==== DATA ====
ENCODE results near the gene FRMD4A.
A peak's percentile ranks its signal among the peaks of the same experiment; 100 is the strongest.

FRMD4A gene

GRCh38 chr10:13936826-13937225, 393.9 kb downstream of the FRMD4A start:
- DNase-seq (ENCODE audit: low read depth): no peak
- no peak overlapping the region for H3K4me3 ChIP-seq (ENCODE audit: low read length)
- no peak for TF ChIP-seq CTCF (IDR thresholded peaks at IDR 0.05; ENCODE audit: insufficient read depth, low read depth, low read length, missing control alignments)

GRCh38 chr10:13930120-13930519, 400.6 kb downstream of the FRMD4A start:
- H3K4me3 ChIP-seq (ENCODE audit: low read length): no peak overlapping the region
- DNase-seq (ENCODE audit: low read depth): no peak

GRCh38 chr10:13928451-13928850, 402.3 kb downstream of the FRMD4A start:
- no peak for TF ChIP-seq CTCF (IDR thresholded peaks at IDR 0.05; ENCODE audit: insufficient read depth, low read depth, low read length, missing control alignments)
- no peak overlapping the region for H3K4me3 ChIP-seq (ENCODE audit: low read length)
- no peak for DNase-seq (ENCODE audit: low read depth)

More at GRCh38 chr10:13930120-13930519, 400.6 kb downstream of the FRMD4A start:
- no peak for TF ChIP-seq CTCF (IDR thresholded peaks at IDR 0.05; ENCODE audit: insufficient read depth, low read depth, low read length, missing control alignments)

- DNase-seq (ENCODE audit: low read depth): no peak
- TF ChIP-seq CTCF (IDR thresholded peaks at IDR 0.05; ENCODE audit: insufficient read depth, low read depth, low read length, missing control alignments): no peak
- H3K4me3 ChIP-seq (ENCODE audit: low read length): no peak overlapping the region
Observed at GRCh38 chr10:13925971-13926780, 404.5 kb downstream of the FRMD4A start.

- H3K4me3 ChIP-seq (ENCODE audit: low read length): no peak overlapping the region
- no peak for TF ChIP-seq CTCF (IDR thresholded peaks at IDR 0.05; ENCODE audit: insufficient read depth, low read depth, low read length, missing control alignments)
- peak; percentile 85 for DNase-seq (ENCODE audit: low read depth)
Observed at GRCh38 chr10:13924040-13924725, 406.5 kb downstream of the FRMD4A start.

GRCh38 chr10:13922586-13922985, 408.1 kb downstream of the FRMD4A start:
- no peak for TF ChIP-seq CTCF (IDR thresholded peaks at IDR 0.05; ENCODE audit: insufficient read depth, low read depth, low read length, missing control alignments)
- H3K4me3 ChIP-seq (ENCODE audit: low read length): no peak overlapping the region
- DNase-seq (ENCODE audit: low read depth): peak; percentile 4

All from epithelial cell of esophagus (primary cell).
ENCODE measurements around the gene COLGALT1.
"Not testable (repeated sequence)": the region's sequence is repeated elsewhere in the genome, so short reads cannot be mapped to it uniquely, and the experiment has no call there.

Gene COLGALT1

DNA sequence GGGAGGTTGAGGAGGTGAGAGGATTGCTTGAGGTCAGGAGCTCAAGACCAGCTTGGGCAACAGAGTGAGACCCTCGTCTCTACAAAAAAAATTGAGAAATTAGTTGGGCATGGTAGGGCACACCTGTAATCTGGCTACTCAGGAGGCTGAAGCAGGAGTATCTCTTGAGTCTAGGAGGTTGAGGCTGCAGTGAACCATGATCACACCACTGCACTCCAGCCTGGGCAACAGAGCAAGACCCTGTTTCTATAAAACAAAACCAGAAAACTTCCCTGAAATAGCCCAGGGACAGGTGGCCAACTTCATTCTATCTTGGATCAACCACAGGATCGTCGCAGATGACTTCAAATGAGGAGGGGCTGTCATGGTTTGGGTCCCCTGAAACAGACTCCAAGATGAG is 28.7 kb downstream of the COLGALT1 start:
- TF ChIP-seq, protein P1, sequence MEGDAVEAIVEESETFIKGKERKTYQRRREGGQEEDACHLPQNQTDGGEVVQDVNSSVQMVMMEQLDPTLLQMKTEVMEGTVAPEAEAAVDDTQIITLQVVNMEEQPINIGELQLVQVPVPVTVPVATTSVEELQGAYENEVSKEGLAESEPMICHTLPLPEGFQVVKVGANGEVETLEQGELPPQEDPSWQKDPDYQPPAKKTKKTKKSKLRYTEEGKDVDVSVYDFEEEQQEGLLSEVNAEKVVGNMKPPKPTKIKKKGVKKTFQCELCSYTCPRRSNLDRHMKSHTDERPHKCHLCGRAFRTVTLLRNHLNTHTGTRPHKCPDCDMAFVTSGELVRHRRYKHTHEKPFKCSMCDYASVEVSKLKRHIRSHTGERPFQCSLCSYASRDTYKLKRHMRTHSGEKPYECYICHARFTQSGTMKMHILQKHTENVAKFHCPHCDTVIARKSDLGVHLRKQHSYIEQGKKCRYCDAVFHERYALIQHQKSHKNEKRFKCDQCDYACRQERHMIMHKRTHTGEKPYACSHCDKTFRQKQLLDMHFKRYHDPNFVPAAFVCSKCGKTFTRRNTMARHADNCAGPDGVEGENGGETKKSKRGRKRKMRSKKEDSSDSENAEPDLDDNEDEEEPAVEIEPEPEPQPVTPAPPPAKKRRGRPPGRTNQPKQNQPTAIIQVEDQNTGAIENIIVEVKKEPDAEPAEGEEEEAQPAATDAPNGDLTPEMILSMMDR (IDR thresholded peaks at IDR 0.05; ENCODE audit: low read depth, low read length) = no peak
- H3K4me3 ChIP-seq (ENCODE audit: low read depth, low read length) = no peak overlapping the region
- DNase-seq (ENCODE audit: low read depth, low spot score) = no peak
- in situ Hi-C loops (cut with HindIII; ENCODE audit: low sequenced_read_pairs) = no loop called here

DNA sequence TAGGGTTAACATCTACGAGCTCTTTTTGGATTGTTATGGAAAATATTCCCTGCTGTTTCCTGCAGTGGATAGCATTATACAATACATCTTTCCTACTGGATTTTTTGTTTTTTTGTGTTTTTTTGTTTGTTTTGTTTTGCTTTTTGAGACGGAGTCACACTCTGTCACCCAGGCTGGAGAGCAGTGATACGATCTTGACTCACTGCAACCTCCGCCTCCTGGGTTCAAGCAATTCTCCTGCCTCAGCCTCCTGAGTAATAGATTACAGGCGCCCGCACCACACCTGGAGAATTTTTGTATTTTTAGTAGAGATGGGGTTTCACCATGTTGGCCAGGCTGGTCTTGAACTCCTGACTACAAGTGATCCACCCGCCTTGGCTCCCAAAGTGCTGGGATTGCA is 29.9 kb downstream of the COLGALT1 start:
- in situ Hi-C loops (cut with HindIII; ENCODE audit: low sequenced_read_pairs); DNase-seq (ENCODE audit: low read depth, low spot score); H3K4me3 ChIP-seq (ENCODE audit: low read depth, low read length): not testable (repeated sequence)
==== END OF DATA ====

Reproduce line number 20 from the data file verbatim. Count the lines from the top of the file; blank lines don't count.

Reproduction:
Observed at GRCh38 chr10:13925971-13926780, 404.5 kb downstream of the FRMD4A start.